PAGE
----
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March 15 2011

16:00

Foreign Policy tries a new ebook experiment, selling outside Amazon

It took 18 days for Egyptian protesters to topple Hosni Mubarak’s 30-year regime; it took about 10 days for the editors at Foreign Policy to publish a 70,000-word ebook about the revolution.

“Revolution in the Arab World” is FP’s second attempt at a new publishing model — call it the medium form — to quickly repackage its own reporting and charge for it (in this case, $4.99). The stories inside are already on the web, free, but the magazine hopes readers are willing to pay for the context of a compilation and the convenience of a single download.

It’s about “putting this smart journalism in front of people outside the very, very fast web cycle — but while it still matters to readers,” said Susan Glasser, Foreign Policy’s editor in chief. The medium form, more comprehensive than a story but less so than a traditional book, is a fast and inexpensive way to satiate readers who demand information right now.

One thousand copies of “Revolution” sold in the first 10 days, Glasser said.

Foreign Policy is one of a number of news organizations experimenting with journalism-as-ebook. The New York Times recently published an ebook of reporting on the WikiLeaks story for $5.99, and we’ve written about ProPublica publishing Sebastian Rotella’s 13,000-word piece on the Mumbai terror attacks as a 99-cent Kindle Single, Amazon’s new format for inexpensive, 30- to 90-page stories. That ebook sold 3,500 copies in about a month.

For “Revolution,” the FP editors reviewed a year of their own reporting and selected about four dozen stories they deemed to have lasting insight and value. They decided on a structure of six chapters, opening with a January 2010 piece from Issandr El Amrani that presciently describes Egypt as a “ticking time bomb.” The pieces were updated, lightly edited for clarity and dressed up with introductions from the editors.

Glasser views this midform journalism as a low-impact experiment; the pricing was chosen because Glasser said, as an iPad owner, it just felt right. “Listen, we’re testing it out. We don’t know. We’re a small organization trying to figure out the business,” she said. Foreign Policy employs 30 people.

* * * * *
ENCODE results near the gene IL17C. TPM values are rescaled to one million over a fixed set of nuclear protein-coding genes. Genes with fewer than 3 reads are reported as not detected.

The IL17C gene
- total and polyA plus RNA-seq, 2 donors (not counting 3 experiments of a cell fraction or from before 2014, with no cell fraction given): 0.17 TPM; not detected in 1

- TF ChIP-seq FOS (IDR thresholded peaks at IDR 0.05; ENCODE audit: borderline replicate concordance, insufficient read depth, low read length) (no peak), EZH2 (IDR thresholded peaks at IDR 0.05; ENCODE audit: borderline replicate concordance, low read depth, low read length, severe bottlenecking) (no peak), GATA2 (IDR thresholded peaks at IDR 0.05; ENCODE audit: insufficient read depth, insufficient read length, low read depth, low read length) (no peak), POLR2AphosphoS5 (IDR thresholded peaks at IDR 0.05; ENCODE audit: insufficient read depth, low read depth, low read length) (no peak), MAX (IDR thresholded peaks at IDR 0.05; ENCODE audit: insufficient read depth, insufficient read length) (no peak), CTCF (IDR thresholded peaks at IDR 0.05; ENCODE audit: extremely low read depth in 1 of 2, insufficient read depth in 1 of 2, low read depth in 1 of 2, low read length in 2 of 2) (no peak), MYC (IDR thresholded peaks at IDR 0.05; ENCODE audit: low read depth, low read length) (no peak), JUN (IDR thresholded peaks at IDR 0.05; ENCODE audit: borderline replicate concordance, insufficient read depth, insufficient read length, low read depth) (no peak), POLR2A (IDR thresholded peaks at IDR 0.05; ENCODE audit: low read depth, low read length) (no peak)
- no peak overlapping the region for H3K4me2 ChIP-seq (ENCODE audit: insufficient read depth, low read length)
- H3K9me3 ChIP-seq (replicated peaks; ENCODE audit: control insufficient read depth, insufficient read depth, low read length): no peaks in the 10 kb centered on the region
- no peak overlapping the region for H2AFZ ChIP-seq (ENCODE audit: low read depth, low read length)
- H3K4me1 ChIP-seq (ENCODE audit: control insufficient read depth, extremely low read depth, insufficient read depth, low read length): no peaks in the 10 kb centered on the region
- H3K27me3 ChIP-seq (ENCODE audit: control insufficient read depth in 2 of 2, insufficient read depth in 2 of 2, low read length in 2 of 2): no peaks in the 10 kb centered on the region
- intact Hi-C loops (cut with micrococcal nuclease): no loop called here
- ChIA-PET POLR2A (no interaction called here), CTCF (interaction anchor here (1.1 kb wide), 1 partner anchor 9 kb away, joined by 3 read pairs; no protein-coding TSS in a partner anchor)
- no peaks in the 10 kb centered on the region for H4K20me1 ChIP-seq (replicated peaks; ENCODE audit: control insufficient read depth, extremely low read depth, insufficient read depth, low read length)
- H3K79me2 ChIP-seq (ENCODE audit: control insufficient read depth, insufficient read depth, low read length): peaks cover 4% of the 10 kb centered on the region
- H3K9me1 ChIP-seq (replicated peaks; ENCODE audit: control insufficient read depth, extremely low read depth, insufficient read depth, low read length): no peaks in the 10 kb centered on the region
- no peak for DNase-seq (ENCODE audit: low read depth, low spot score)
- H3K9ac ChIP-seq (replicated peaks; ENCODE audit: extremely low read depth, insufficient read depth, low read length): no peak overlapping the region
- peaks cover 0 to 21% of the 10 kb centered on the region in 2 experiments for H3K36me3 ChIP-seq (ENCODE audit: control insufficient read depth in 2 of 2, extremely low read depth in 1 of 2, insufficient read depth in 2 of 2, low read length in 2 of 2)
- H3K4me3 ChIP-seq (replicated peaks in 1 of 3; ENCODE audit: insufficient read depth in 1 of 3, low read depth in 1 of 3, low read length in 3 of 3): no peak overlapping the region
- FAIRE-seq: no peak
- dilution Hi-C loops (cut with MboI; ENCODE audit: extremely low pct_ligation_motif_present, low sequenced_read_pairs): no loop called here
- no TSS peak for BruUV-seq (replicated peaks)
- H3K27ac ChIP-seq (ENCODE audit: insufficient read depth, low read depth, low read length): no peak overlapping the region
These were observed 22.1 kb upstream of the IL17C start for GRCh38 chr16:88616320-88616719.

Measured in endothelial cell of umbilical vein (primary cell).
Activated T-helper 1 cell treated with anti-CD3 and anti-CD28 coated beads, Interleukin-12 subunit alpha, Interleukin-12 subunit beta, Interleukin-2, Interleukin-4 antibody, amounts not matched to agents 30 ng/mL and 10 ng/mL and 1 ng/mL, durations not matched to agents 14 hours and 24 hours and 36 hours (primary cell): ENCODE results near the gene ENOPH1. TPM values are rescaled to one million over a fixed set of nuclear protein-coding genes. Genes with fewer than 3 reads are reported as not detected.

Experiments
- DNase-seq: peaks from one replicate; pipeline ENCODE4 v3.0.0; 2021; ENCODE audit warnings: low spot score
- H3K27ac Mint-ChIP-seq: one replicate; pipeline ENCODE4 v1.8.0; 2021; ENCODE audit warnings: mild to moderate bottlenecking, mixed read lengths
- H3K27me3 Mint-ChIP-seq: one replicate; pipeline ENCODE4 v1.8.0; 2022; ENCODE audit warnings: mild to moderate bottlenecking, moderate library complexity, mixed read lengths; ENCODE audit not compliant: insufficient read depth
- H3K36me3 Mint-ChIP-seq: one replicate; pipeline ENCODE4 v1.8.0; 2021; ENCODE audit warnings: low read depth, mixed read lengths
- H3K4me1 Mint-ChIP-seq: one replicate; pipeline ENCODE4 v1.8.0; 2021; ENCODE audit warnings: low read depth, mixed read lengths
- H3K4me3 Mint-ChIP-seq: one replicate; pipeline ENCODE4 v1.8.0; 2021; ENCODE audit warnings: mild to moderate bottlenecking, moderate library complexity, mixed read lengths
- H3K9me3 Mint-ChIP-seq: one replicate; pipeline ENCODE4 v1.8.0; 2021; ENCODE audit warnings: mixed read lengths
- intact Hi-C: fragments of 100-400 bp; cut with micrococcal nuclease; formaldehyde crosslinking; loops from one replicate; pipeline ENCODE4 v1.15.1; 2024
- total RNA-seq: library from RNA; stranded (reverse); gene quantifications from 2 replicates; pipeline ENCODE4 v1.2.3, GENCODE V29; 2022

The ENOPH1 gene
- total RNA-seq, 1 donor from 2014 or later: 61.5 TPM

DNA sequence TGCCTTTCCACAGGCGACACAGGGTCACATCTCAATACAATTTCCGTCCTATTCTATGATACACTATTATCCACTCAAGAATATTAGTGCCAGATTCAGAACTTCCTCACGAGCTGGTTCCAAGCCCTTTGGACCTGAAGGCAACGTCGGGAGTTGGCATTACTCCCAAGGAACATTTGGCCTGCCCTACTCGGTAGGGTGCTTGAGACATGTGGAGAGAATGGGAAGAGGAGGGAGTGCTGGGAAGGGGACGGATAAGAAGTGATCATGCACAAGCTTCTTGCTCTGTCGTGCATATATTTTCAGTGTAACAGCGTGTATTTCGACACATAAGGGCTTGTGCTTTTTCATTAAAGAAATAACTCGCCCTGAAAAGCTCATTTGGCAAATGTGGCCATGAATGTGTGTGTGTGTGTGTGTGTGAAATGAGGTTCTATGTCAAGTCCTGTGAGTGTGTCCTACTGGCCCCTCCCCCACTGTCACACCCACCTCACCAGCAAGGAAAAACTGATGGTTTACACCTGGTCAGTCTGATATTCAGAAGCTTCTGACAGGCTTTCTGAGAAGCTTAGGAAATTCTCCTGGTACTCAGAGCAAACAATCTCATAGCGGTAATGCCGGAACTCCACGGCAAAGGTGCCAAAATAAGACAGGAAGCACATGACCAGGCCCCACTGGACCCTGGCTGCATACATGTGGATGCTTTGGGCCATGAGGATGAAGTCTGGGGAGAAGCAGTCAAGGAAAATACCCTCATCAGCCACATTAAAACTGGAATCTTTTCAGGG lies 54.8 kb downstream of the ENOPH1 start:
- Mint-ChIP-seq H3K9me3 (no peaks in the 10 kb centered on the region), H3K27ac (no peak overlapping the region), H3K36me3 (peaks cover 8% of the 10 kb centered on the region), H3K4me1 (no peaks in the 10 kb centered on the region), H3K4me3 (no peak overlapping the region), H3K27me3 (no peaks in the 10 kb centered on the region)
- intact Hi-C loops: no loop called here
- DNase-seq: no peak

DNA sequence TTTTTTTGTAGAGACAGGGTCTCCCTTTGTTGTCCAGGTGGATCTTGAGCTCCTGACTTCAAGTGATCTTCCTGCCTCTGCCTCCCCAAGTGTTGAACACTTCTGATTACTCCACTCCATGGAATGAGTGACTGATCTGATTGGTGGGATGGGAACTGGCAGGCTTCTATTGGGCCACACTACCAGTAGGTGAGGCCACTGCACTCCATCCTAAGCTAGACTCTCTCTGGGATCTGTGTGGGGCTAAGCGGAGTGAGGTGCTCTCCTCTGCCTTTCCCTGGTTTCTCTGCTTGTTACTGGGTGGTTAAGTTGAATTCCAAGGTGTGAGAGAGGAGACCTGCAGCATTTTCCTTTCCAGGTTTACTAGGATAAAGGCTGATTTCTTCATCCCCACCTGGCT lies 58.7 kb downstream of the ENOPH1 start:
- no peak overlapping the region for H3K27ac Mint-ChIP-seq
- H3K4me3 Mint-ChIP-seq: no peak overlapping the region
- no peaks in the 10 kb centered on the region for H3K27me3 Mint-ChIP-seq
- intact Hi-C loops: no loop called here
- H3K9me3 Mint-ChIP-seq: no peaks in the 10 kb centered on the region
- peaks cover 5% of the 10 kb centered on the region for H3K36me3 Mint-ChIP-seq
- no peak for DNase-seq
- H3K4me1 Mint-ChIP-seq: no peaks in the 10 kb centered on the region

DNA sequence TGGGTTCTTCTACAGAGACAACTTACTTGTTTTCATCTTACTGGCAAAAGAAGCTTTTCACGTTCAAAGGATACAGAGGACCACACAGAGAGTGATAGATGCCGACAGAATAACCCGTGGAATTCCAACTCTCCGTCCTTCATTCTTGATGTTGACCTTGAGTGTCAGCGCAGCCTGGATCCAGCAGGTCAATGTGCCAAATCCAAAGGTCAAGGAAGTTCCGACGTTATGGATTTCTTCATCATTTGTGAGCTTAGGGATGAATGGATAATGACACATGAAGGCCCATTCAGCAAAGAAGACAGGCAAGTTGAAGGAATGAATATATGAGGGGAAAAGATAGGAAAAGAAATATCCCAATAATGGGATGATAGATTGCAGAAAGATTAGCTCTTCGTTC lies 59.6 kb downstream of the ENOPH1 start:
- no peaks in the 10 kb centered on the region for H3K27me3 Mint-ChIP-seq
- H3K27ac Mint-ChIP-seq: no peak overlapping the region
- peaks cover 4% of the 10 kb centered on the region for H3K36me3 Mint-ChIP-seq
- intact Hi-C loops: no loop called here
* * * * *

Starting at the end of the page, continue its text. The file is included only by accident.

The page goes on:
The magazine’s first ebook — a series of dispatches from Anna Badkhen in northern Afghanistan — has sold 5,000 copies, at $2.99 each, since September. That title is available exclusively for the Kindle in an arrangement with Amazon, which published and marketed the book in exchange for a much higher cut than the 30 percent the company normally takes. The process took “months of back and forth,” Glasser said, and felt very much like onerous, old-school publishing.

For the second book, Glasser opted to self-publish. “We decided the tools have become even easier and there’s more possibility for us to do it directly and quickly ourselves,” she said. “Revolution” is available in three formats — Kindle, PDF and, soon, iBooks — but the magazine is pushing the PDF version on its website to rake in more proceeds.

The trusty PDF has its own drawbacks. There is currently no way to prevent readers from “sharing” the file to avoid paying. And while it’s easy enough to buy the PDF through PayPal and transfer the file to an e-reader, nothing beats the seamless, impulsive experience of one-click purchasing and downloading that Amazon’s and Apple’s platforms provide.

The market for repurposed journalism is still evolving. Consider how much changed for ProPublica in the two weeks between its first and second Kindle Single. After selling thousands of copies of the Mumbai piece, a deeply reported piece on oil drilling hit the Kindle Store at a price of $0. Amazon had a change of heart, reasoning the material should be free in the Kindle Store if it’s free on the web.

But even with their fickle rules and hefty cuts, vast marketplaces like Amazon’s are too big to ignore. Glasser said her piece of the pie is search — reaching readers who take interest in the subject but would never visit her website. Before publishing “Revolution,” Glasser ran a quick search in the Kindle store. “I realized there was nothing about Egypt except a bunch of tourism guides…and a bunch of old mummies-and-pharaoh kind of books,” she said. (Search for “egypt revolution” on Amazon.com today; Glasser’s ebook is No. 1 in the Kindle Store, behind a 2008 book, and No. 2 sitewide.)

I asked Glasser what would qualify as a wild success: reaching No. 1 in Amazon? Two thousand copies? Ten thousand? She laughed — she doesn’t know. If nothing else, she said, the ebook is a really satisfying way to give good journalism a longer tail. “We’re publishing so much stuff on our website, and the news cycle is so quick. Some of it is wonderful magazine-quality thinking and reading, in real time,” she said. “It goes so quickly.”